Table 1 Indications for functional imaging

The results of differential renal function (DRF) measurements based on DRS and MRU examinations are presented in Table 2.

Table 2 Evaluation of differential renal function in both methods - descriptive statistic

Concordance between DRS and MRU in DRF measurements

To assess the concordance between the two methods the results for the right kidney were analyzed (the results for the left kidney are a complement to 100%) basing on Reader 1 measurements.

Differences in DRF calculated by CHOP-fMRU and pMRI in regard to DRS are shown in Table 3.

Table 3 Differences between DRF results based on MRU vs. DRS

The study showed excellent concordance between the measurements of differential renal function in DRS and both MRU programs with Pearson correlation coefficient 0.987 (p-value < 0.001) for CHOP-fMRU and 0.971 (p-value < 0.001) for pMRI. Intraclass correlation coefficient (ICC, two-way model for agreement) between the two methods was 0.987 (95% CI 0.976–0.993, p-value: <0.001) and 0.969 (95% CI 0.945–0.983, p-value < 0.001) respectively. The good concordance between DRS and MRU was also depicted in the Bland-Altman plots with 95% limits of agreement − 6.29–5.50 p.p. for CHOP-fMRU and − 9.15–9.63 p.p. for pMRI. Visual analysis of the Bland-Altman plots shows higher differences of the results in patients with significant relative impairment of one kidney’s function. The scatterplots and Bland-Altman plots comparing DRF measurements in MRU and DRS are depicted on Figs. 1, 2, 3 and 4.

Fig. 1
figure 1

Scatterplot comparing DRF measurement in CHOP-fMRU and DRS

Fig. 2
figure 2

Bland–Altman plot comparing DRF measurement in CHOP-fMRU and DRS

Fig. 3
figure 3

Scatterplot comparing DRF measurement in pMRI and DRS

Fig. 4
figure 4

Bland–Altman plot comparing DRF measurement in pMRI and DRS

Assuming that normal differential renal function ranges between 45% and 55%, the qualitative results of MRU obtained using CHOP-fMRU were discordant with DRS in three patients. In these cases DRS revealed mild relative impairment of one kidney’s function while CHOP-fMRU results were normal. Regarding pMRI results the discrepancies concerned two patients with mild relative impairment of one kidney’s function in DRS and normal pMRI results and one patient with normal DRS results and mild relative impairment of one kidney’s function in pMRI.

Intraobserver agreement

Intraobserver agreement was assessed for DRF measurements calculated using pMRI software. Statistical analysis showed excellent intraobserver agreement with mean difference 0.1 ± 1.7 p.p. and ICC 0.996 (95% CI 0.994–0.998), p-value < 0.001. High repeatability was depicted by the scatterplot (Fig. 5) and the Bland-Altman plot with 95% limits of agreement − 3.33–3.20 p.p. (Fig. 6).

Fig. 5
figure 5

Scatterplot comparing DRF measurement in pMRI – reading 1 and 2 (intraobserver agreement)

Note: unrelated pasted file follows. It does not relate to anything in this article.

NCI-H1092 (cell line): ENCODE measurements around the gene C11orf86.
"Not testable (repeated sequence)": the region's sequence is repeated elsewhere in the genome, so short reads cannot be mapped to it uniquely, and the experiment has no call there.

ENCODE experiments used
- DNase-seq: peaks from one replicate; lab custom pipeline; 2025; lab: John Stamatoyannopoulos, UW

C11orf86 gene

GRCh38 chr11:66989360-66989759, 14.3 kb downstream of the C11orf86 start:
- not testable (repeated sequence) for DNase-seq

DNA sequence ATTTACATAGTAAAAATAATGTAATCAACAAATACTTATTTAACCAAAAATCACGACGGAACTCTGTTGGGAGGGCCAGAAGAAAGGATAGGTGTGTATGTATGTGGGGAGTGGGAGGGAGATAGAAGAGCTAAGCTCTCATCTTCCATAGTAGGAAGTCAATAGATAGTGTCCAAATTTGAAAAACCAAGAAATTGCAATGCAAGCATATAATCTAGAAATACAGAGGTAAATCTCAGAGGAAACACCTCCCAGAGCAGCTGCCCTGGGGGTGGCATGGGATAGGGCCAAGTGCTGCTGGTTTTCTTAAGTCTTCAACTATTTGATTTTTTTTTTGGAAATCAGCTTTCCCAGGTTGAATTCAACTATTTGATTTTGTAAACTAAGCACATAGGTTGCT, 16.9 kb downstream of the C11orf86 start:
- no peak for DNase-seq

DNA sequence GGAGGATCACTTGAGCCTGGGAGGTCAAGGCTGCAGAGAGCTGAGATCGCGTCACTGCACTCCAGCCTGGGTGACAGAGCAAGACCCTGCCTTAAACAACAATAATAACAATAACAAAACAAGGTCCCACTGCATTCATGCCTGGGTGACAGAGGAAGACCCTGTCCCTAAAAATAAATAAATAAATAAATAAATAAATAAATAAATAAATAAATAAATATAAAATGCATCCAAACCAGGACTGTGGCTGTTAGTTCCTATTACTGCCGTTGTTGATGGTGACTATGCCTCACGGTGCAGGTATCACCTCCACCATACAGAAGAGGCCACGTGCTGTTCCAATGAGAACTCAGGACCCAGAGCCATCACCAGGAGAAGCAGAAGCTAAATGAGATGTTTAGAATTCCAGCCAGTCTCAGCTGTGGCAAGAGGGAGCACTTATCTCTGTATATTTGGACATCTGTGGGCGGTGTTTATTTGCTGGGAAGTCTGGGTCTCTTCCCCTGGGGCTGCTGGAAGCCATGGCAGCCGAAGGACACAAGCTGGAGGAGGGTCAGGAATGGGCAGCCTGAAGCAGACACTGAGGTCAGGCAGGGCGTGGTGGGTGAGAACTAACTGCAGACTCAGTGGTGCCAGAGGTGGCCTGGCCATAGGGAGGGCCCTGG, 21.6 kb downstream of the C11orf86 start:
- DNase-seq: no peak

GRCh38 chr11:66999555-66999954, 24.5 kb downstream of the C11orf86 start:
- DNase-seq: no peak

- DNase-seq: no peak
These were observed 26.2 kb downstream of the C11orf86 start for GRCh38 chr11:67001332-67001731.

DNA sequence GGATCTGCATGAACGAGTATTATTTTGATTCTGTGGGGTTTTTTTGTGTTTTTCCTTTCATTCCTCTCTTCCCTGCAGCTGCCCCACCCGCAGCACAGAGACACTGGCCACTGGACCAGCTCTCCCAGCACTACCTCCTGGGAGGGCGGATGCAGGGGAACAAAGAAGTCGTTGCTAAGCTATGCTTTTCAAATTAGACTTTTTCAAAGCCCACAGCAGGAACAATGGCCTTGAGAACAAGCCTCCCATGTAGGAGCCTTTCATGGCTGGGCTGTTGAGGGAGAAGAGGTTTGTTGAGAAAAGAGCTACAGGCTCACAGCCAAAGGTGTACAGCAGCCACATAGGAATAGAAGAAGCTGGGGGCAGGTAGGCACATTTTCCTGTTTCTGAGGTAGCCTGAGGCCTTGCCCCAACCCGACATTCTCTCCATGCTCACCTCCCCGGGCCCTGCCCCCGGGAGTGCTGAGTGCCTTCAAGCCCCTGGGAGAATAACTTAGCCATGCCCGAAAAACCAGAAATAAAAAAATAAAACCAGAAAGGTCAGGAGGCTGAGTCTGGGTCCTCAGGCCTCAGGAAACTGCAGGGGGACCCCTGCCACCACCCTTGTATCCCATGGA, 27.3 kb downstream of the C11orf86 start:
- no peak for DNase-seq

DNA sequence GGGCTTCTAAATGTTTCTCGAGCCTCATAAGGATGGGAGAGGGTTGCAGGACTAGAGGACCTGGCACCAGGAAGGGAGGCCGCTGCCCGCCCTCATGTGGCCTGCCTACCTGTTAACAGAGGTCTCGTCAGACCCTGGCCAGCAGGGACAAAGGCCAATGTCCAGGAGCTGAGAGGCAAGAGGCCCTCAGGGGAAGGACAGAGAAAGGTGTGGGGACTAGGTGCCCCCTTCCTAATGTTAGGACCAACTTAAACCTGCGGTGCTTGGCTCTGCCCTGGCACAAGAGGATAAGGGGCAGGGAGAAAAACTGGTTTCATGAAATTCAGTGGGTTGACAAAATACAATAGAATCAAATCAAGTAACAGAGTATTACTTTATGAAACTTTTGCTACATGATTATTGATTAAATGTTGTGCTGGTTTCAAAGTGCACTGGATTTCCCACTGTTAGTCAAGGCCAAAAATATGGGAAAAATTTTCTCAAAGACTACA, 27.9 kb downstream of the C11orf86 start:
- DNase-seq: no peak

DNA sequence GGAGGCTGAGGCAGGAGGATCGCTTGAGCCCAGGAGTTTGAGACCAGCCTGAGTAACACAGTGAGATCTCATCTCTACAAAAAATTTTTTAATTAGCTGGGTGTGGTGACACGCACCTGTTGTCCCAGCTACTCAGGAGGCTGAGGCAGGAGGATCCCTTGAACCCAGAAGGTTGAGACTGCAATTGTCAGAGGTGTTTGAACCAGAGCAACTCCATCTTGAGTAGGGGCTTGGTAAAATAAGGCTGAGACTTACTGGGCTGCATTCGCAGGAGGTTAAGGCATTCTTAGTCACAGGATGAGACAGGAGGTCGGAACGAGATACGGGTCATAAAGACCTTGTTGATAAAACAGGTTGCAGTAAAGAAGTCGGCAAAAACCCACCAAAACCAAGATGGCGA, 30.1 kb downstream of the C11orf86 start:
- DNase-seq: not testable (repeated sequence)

Fig. 6
figure 6

Bland–Altman plot comparing DRF measurement in pMRI – reading 1 and 2 (intraobserver agreement)

Interobserver agreement

Interobserver agreement between two radiologists was assessed for DRF measurements calculated using pMRI software. Statistical analysis showed excellent interobserver agreement with mean difference − 0.5 ± 2.5 p.p. and ICC 0.992 (95% CI 0.986–0.996), p-value < 0.001. High repeatability was depicted by the scatterplot (Fig. 7) and the Bland-Altman plot with 95% limits of agreement − 4.51–5.43 p.p. (Fig. 8).

Fig. 7
figure 7

Scatterplot comparing DRF measurement in pMRI – reading 1 and 3 (interobserver agreement)

Fig. 8
figure 8

Bland–Altman plot comparing DRF measurement in pMRI – reading 1 and 3 (interobserver agreement)


The functional assessment of urinary system including evaluation of differential renal function constitutes an important part of diagnostic process in pediatric nephrology and urology. Currently, dynamic renal scintigraphy is considered a gold standard for renal function evaluation in children. Our study conducted with participation of 46 pediatric patients, who underwent both DRS and MRU examinations, shows that DRF can be reliably assessed using MRU with very good concordance with DRS and excellent intra- and interobserver agreement.

These results are consistent with foregoing research comparing these two methods in both pediatric and adults patients [8,9,10,11,12,13,14,15,16,17].

The most extensive multicentric study, in which MRU and renal scintigraphy (RS) were compared, was performed by Claudon et al. [10] and involved 295 patients in 14 university hospitals. In this research both adults and children were included, however vast majority of participants (n = 220) was below 2 years old. This study concerned only the patients suspected of urinary obstruction and proved the equivalence of MRU and RS for measurement of DRF in patients with moderately dilated pelvicalyceal system. In patients with severely dilated pelvicalyceal system the mean DRF measurement calculated using MRU was underestimated by 4% in regard to RS results.